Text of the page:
Birthday plant

A big birthday tomorrow and to prepare for it here’s a really small plant blown up by the magic lens. Fritillaria michailovskyi is a Turkish bulb I acquired last year with a number of other unusual varieties I’m looking forward to seeing bloom. This is the first to flower and we all need something beautiful for big birthdays, don’t we. I actually take a lot of trouble with the photographs for the blog, today lying down in mud for the perfect shot of a rare erythronium, a current obsession. Sadly all the muddy trousers in the world won’t make a duff plant with slug damaged petals look good. Luckily there are buds to open yet. For now admire this purple pendant with its yellow curved frills. Although I say it myself, a lovely photograph. Gardening certainly, photography too. All the fun of My Galanthus Garden blog. And with the restrictions on travel shortly to be lifted, we plan to visit some gorgeous gardens in the next few weeks. All to share ….

Fritillaria michailovskyi

Fritillaria Crown Imperialis Lutea

Fritillaria Crown Imperialis Lutea bosses the spring border. The pendant shaped flowers of daffodil yellow have a strong musk smell you either like or dislike. Hard to be neutral. One thing I do know from the wonders of Google analytics is that my earlier post on the orange variety had more views than anything else I’ve posted for quite some time. Must be that musk.

Fritillaria Crown Imperialis Lutea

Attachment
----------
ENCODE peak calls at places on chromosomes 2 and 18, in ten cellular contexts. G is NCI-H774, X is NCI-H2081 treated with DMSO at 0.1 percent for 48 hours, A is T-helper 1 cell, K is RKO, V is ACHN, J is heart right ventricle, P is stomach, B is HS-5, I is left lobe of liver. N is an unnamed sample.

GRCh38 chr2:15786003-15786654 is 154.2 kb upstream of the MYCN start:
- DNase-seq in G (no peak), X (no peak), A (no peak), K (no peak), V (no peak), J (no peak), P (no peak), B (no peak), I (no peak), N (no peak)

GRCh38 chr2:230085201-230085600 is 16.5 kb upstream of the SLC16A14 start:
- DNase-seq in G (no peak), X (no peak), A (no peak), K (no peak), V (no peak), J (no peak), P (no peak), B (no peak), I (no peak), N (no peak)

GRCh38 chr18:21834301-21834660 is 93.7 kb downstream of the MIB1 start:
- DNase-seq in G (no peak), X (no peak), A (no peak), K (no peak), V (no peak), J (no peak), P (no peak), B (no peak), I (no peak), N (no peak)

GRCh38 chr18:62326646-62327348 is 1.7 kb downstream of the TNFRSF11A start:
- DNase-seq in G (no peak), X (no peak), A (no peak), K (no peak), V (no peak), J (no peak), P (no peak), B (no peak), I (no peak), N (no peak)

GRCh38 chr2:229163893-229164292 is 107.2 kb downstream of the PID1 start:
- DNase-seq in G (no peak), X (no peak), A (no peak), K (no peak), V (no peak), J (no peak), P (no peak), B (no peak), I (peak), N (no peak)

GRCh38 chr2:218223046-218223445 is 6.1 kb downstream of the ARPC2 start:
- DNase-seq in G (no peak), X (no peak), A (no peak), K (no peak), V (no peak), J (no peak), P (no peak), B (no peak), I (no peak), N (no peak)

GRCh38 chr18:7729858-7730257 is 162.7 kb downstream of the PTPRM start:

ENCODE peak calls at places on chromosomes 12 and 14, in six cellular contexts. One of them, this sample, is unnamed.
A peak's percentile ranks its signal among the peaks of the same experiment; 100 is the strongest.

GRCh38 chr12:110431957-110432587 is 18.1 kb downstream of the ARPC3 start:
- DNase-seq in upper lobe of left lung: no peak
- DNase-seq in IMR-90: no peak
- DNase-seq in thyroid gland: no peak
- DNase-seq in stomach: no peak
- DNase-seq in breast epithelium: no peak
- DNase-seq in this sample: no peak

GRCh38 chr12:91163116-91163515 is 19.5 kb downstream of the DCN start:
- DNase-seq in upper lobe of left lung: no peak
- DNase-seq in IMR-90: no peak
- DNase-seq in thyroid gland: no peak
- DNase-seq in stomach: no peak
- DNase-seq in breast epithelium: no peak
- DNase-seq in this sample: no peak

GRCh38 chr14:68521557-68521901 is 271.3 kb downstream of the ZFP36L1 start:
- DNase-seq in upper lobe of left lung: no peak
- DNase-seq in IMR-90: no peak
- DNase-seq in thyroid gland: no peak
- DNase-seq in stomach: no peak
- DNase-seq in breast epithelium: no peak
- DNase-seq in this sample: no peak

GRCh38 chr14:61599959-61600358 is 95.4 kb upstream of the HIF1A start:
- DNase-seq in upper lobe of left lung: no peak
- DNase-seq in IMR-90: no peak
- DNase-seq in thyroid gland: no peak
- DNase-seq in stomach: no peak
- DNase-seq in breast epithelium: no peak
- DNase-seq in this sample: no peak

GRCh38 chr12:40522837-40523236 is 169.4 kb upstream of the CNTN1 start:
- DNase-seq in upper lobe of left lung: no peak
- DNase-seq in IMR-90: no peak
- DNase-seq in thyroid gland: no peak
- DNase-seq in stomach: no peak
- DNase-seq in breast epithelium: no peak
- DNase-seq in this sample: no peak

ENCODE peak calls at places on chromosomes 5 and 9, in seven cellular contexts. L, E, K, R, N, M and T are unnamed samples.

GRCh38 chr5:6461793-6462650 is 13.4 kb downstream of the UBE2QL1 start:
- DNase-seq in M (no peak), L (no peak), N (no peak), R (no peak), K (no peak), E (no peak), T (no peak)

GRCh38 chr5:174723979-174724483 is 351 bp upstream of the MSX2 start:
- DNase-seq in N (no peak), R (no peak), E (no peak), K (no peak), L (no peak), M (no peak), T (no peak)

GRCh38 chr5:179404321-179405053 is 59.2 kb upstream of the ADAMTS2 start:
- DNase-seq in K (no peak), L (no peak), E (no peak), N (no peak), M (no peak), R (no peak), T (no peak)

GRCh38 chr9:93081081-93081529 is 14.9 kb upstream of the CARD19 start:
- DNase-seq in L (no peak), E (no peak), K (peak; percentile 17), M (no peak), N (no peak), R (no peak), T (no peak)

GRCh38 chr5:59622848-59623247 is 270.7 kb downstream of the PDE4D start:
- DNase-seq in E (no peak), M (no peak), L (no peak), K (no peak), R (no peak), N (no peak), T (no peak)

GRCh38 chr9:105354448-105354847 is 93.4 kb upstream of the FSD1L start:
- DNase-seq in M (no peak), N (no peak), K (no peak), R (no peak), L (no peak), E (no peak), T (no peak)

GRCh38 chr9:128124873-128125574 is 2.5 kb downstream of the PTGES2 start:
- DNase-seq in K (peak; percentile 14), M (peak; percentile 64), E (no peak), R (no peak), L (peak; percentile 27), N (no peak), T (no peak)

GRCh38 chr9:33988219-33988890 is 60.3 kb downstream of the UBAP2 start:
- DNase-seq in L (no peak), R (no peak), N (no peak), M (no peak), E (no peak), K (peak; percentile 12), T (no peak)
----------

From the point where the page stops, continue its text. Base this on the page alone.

Fritillaria uva-vulpis

In the early days of lockdown here in the UK travel was strictly limited to short walks for no more than 50 minutes and our garden became all consuming, vital for ‘mental health’. I’d not realised how important visits to parks and gardens were to my state of mind. Luckily I’d new plants in our own garden to look out for and boy did I treasure them. And then there were those I’d taken for granted. Fritillaria uva-vulpis is a small bulb that grows in the front garden in our ‘wild area’. Photographed on 4th April when things were grim with Covid and glorious in terms of weather small things mattered. This tiny fritillaria was one of the ingredients of our memorable spring. Don’t you think it’s a beauty?

Fritillaria uva-vulpis

Fritillaria meleagris

Another fritillaria today. I have no idea what happened to our white form of Fritillaria meleagris though I suspect unintelligent weeding accounted for the lot. Like a number of plants I’ve featured lately they are a member of the lilaceae family and a plant even the uninitiated notice in the garden. The Snakeshead Fritillary is named after the chequered, tessellated pattern – fritillary means chequered. They flower in light shade in our backgarden and I confess I sometimes mistake their leaves for grasses when I’m tidying up. I have planted some more of the ‘Alba’ form expecting to see them unmolested in April. There is some variation in the colour. I’ve posted two images from April 1st though sadly no white one.

Fritillaria meleagris

Fritillaria imperialis “William Rex”

The crown imperial is well named. It is a dominant plant in the spring border. You smell it before you see it – quite a feat given its size. I’m sure the neighbours believe I’m smoking something I shouldn’t. The skunky smell deters deer, cats, rodents, delivery drivers and burglars. All right, I exaggerate – the latter like the smell. Fritillaria imperialis “William Rex” has a lovely bronzy-red colour. I wouldn’t want a garden full otherwise we would fail to have deliveries.

Fritillaria imperialis “William Rex”